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Dave Canton sat in the fancy restaurant anxiously waiting. He felt out of place being a country boy. People around him, well dressed men and women, tipped tall wine glasses, slowly ate food he didn’t recognize, exercised the utmost in manners at their individual cloth covered circular tables. Dave tried to research proper manners and behavior but gave up. At least he knew not to rest his elbows on the table. His mother told him to be himself. She also scolded him for laying down three grand for the privilege of dining with the beautiful blond whose photographs he had downloaded. The photos also cost him a bundle. From Indiana to New York was a long, expensive trip. His Indiana customers protested, wanting their wood projects and electronic repair work completed immediately. Well, self-employed people could call their own shots.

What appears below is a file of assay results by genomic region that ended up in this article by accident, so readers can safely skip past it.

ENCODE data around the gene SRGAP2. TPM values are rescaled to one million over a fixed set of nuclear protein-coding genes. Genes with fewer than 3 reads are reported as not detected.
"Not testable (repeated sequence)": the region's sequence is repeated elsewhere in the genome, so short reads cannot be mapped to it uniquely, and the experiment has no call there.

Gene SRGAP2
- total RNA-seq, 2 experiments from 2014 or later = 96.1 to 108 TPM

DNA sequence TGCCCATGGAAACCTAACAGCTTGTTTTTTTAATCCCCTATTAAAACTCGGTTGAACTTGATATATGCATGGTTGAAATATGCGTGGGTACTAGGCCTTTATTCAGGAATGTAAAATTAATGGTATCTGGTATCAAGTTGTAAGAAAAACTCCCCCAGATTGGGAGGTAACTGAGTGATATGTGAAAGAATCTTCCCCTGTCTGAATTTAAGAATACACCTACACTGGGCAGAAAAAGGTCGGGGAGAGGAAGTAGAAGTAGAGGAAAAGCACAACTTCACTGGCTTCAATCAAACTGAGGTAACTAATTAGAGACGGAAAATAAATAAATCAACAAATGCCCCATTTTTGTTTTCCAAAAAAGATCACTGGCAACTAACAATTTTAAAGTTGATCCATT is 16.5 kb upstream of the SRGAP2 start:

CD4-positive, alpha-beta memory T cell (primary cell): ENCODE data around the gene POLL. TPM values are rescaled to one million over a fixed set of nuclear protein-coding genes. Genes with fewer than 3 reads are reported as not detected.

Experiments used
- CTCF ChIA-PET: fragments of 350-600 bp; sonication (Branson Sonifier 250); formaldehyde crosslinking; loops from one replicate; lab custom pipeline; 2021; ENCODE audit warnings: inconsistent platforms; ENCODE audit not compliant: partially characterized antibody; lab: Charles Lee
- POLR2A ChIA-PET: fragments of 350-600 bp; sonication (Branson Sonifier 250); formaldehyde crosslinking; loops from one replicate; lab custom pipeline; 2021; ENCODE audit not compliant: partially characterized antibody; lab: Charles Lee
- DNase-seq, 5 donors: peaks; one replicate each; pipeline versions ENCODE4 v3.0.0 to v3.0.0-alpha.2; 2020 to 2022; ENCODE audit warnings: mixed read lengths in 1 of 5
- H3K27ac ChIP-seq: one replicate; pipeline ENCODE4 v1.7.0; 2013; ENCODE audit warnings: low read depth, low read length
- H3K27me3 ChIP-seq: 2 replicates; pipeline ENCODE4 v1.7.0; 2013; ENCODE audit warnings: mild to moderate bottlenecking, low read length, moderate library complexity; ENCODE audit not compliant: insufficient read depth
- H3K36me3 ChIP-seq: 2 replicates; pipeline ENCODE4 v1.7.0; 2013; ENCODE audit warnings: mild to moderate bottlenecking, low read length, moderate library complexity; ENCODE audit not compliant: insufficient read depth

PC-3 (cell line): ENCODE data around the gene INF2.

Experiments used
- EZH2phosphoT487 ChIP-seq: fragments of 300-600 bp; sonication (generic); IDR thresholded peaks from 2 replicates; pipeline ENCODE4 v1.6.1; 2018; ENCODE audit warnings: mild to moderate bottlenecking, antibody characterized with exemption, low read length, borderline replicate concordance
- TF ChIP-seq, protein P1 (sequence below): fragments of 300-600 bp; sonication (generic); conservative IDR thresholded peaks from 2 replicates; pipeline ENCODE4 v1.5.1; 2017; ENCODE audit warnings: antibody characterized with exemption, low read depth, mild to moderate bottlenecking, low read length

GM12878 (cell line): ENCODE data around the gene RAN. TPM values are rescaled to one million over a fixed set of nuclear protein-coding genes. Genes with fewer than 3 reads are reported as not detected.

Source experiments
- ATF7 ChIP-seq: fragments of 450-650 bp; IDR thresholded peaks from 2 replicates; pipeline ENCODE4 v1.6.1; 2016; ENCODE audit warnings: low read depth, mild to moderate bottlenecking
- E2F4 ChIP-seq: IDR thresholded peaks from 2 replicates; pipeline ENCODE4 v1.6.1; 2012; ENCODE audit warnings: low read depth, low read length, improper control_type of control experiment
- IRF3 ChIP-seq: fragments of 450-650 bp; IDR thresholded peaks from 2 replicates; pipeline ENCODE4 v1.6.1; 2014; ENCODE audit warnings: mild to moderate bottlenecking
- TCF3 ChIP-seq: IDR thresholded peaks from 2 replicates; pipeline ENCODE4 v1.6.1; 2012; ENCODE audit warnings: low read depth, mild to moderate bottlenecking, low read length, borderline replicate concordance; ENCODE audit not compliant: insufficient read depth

He’d waited a long time to meet Gena. His room back home was filled wall-to-wall and floor-to-ceiling with her photographs. Twenty were available and he had all of them. She never smiled in her photos. Did that mirror her personality? How would she treat a small town dweller like him? Actually, he wasn’t sure he cared. All he wanted to do was sit and stare at her in person. He didn’t even care about eating, besides fancy food names eluded him and he didn’t touch alcohol.
He looked down at the two 8x10 photos of her in their plastic notebook inserts. He showed them at the door to gain entrance to the swanky restaurant and to be placed at the reserved table. Half way between the entrance and the swinging doors to the kitchen, his table nestled between several other tables. He wondered if people knew why he was here. They stared at him, disgusted expressions evident by their down turned lips, eyes that roved from his black slip-ons to his prism glasses. Self-consciously, he straightened his dark blue tie, made sure the flaps of his sports coat pockets were out, and the fly on his dark blue dress pants was zipped up.